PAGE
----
Franz Ferdinand's romp is also way too high. Come on! This stuff will be party fodder for the next decade.

Real nice to see The Mountain Goats' wonderful Sunset Tree get a nice placement. A truly inspired album. Any lover of fiction (or, incidentally, non-fiction) needs to hear these words.

Nice Thing #1: Also, surprised to see The Decemberists' latest get such nice praise. I feel like Picaresque is uneven. Smart and funny and powerful, but holding back, somewhere. More polished, maybe, and I liked the looseness of old.

Nice Thing #2: It's nice to see the guys at Wolf Parade get their due. In my opinion, they've crafted a brilliant and nuanced masterpiece in Apologies to the Queen Mary. I would put the album higher in my personal list but it's still nice to see something you support do well.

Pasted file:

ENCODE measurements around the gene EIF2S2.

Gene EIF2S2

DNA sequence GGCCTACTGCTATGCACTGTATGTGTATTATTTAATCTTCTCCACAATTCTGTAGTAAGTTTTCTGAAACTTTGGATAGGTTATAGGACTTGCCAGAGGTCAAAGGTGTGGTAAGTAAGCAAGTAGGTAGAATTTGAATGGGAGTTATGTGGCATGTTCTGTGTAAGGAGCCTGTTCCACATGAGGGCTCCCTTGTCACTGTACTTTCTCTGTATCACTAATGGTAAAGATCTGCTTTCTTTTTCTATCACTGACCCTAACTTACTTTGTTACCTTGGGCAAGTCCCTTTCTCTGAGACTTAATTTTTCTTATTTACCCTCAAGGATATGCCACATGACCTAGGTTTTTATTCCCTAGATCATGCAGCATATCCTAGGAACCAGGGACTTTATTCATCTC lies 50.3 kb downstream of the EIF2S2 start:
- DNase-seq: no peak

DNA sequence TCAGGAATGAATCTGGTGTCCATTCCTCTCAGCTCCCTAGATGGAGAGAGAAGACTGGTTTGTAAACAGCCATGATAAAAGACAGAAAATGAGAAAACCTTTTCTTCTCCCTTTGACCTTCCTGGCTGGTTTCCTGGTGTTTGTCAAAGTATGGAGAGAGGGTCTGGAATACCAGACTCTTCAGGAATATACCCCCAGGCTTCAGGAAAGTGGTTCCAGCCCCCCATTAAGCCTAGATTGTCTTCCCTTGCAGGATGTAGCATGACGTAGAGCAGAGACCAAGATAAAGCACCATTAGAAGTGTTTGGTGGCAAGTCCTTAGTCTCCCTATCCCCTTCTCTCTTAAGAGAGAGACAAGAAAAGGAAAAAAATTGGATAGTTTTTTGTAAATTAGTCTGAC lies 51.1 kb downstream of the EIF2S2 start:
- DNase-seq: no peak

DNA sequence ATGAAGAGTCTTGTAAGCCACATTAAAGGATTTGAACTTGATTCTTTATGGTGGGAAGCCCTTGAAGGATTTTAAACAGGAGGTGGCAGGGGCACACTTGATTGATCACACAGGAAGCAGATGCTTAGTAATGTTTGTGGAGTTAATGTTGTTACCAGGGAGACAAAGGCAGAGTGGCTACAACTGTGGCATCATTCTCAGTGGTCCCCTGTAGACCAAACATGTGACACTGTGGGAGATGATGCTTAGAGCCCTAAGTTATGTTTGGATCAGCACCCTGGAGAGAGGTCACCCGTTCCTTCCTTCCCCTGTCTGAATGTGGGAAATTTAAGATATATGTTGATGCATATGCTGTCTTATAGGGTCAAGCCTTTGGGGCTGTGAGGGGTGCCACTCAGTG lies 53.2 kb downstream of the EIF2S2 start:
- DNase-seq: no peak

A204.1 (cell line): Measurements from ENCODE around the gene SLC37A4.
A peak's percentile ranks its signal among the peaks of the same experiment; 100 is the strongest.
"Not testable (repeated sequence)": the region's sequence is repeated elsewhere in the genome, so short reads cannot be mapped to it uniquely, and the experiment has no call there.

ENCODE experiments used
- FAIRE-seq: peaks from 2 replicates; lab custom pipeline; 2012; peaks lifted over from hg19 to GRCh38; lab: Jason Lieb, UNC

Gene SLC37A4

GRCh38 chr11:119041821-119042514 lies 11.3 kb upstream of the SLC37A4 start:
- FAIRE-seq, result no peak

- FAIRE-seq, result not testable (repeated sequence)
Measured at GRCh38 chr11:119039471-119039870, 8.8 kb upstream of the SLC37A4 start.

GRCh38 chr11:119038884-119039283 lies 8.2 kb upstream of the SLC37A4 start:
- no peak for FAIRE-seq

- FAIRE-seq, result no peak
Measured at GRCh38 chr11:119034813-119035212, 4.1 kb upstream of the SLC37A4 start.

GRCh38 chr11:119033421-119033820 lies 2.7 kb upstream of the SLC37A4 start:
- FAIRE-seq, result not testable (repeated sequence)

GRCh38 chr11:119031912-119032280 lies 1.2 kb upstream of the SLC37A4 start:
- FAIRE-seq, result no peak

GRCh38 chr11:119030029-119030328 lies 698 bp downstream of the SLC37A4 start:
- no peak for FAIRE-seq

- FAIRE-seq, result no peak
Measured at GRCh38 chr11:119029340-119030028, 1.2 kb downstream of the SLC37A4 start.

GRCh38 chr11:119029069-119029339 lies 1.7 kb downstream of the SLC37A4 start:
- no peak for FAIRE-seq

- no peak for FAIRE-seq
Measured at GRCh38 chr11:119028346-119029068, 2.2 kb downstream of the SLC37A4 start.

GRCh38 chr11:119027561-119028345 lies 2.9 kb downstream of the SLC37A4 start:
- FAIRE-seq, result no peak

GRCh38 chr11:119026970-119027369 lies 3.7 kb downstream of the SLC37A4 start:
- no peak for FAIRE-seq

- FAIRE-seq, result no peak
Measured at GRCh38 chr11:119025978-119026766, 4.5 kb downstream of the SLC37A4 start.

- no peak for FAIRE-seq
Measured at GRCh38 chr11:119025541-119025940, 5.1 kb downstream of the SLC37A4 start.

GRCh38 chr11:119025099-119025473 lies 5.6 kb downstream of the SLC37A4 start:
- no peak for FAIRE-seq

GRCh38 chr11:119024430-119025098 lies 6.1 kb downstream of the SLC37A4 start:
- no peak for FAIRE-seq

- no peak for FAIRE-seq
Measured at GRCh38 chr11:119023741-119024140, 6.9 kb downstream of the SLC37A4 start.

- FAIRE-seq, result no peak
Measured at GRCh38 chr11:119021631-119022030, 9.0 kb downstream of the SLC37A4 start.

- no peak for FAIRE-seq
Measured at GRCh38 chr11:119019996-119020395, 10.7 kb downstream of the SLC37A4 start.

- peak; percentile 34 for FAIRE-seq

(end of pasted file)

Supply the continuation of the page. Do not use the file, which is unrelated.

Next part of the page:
Really nice thing: Sufjan Stevens. I don't know how I feel about calling his truly epic Illinois "the best album of the year." It's a (seemingly) small, often quiet, often shy, narrative about a boy and a little state up in the north. It's too sedate next to Kayne West and his hommies. But, the wonderful thing about that album is that it's surprising. It starts quiet, but then explodes with horns and strings and a thousand colors of sound. There's so much creativity and heart and power in those words, in each plucked strung and roared note.